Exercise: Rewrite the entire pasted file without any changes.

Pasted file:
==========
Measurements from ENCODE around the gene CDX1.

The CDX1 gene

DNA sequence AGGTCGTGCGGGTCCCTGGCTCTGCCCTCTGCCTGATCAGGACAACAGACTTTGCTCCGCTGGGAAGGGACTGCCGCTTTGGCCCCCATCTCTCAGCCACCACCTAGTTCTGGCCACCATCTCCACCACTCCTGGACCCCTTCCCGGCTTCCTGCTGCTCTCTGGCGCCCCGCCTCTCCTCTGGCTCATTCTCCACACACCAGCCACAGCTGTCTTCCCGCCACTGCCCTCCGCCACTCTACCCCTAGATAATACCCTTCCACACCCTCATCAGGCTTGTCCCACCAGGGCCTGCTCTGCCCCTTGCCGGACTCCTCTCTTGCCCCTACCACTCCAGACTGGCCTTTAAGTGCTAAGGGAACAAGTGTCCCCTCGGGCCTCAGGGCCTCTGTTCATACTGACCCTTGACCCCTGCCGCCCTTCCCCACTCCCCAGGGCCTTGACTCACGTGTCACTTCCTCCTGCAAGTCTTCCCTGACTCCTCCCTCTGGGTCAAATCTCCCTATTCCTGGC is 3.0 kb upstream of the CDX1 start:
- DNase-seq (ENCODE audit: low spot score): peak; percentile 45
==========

Measurements from ENCODE around the gene CDX1.

The CDX1 gene

DNA sequence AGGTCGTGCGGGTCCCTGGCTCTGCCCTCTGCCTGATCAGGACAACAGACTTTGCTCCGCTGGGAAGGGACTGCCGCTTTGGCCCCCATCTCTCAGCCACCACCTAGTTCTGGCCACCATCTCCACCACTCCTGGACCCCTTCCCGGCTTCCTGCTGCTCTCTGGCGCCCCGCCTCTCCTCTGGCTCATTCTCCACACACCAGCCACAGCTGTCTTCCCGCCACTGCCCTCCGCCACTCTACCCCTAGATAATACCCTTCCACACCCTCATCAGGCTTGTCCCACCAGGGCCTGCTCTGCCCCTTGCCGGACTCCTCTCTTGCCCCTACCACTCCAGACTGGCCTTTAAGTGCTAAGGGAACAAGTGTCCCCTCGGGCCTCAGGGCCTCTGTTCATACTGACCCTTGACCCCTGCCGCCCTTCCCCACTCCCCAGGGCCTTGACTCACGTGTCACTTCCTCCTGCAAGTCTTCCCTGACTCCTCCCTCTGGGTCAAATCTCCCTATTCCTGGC is 3.0 kb upstream of the CDX1 start:
- DNase-seq (ENCODE audit: low spot score): peak; percentile 45